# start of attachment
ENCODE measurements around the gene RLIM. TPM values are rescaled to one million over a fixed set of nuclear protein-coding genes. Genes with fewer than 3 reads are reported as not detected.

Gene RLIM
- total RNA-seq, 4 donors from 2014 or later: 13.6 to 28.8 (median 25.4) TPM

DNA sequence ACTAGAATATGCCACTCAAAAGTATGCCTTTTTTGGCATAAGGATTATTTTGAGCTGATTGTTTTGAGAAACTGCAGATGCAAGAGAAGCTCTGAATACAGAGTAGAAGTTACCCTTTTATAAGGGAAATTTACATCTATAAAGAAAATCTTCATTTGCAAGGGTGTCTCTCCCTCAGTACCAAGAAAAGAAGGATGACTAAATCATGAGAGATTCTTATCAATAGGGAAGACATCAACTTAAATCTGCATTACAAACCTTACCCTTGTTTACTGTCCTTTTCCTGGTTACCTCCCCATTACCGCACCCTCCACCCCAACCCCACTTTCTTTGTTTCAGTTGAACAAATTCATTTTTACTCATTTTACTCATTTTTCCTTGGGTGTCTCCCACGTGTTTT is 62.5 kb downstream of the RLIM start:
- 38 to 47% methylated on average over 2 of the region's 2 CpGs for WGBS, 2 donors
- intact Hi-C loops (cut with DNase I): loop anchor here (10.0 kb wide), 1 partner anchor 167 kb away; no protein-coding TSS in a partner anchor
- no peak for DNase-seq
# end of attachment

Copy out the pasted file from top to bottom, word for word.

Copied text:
ENCODE measurements around the gene RLIM. TPM values are rescaled to one million over a fixed set of nuclear protein-coding genes. Genes with fewer than 3 reads are reported as not detected.

Gene RLIM
- total RNA-seq, 4 donors from 2014 or later: 13.6 to 28.8 (median 25.4) TPM

DNA sequence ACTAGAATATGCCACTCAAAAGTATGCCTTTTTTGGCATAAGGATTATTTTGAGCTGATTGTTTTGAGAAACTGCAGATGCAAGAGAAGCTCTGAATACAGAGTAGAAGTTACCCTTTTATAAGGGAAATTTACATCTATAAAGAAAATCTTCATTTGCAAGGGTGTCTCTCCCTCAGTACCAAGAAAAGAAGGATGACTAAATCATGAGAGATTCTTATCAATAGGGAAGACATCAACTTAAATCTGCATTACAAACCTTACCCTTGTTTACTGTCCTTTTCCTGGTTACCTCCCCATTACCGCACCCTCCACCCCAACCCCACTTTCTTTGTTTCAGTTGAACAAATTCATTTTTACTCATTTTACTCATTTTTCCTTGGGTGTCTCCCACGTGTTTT is 62.5 kb downstream of the RLIM start:
- 38 to 47% methylated on average over 2 of the region's 2 CpGs for WGBS, 2 donors
- intact Hi-C loops (cut with DNase I): loop anchor here (10.0 kb wide), 1 partner anchor 167 kb away; no protein-coding TSS in a partner anchor
- no peak for DNase-seq